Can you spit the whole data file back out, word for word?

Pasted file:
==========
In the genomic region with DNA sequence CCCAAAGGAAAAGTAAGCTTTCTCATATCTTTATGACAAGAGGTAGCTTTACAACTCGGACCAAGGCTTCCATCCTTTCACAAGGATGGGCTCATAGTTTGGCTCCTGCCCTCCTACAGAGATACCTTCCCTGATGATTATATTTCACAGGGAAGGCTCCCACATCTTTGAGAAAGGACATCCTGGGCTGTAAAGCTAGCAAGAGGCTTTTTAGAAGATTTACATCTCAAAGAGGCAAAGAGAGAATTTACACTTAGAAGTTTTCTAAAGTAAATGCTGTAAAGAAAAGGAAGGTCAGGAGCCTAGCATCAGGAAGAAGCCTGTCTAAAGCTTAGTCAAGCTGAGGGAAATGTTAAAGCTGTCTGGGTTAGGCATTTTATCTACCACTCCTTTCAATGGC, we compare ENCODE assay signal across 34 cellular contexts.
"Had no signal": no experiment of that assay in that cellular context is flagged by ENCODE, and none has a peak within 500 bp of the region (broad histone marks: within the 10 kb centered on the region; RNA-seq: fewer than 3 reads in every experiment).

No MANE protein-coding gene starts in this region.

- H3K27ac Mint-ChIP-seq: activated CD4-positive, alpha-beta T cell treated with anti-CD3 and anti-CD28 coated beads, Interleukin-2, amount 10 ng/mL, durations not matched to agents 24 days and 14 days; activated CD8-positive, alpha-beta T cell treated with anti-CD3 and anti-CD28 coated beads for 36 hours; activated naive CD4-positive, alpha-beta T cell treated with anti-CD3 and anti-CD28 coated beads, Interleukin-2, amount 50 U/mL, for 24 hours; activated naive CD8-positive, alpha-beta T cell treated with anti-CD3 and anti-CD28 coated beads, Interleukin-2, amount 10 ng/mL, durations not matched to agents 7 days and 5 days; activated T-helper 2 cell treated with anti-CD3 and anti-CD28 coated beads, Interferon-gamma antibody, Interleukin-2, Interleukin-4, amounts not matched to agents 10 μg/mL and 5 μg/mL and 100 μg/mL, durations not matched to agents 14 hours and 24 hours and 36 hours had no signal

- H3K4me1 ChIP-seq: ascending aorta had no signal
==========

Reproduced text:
In the genomic region with DNA sequence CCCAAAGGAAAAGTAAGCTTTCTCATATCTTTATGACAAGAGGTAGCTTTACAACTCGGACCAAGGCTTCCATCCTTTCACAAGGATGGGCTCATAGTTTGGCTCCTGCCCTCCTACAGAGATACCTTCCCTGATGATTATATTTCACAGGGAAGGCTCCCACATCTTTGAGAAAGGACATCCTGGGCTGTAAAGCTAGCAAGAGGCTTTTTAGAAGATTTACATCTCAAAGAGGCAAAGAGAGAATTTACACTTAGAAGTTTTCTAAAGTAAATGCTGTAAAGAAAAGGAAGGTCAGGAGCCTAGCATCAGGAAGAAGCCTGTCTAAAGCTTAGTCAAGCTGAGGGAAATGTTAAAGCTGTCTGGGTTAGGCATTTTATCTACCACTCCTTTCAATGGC, we compare ENCODE assay signal across 34 cellular contexts.
"Had no signal": no experiment of that assay in that cellular context is flagged by ENCODE, and none has a peak within 500 bp of the region (broad histone marks: within the 10 kb centered on the region; RNA-seq: fewer than 3 reads in every experiment).

No MANE protein-coding gene starts in this region.

- H3K27ac Mint-ChIP-seq: activated CD4-positive, alpha-beta T cell treated with anti-CD3 and anti-CD28 coated beads, Interleukin-2, amount 10 ng/mL, durations not matched to agents 24 days and 14 days; activated CD8-positive, alpha-beta T cell treated with anti-CD3 and anti-CD28 coated beads for 36 hours; activated naive CD4-positive, alpha-beta T cell treated with anti-CD3 and anti-CD28 coated beads, Interleukin-2, amount 50 U/mL, for 24 hours; activated naive CD8-positive, alpha-beta T cell treated with anti-CD3 and anti-CD28 coated beads, Interleukin-2, amount 10 ng/mL, durations not matched to agents 7 days and 5 days; activated T-helper 2 cell treated with anti-CD3 and anti-CD28 coated beads, Interferon-gamma antibody, Interleukin-2, Interleukin-4, amounts not matched to agents 10 μg/mL and 5 μg/mL and 100 μg/mL, durations not matched to agents 14 hours and 24 hours and 36 hours had no signal

- H3K4me1 ChIP-seq: ascending aorta had no signal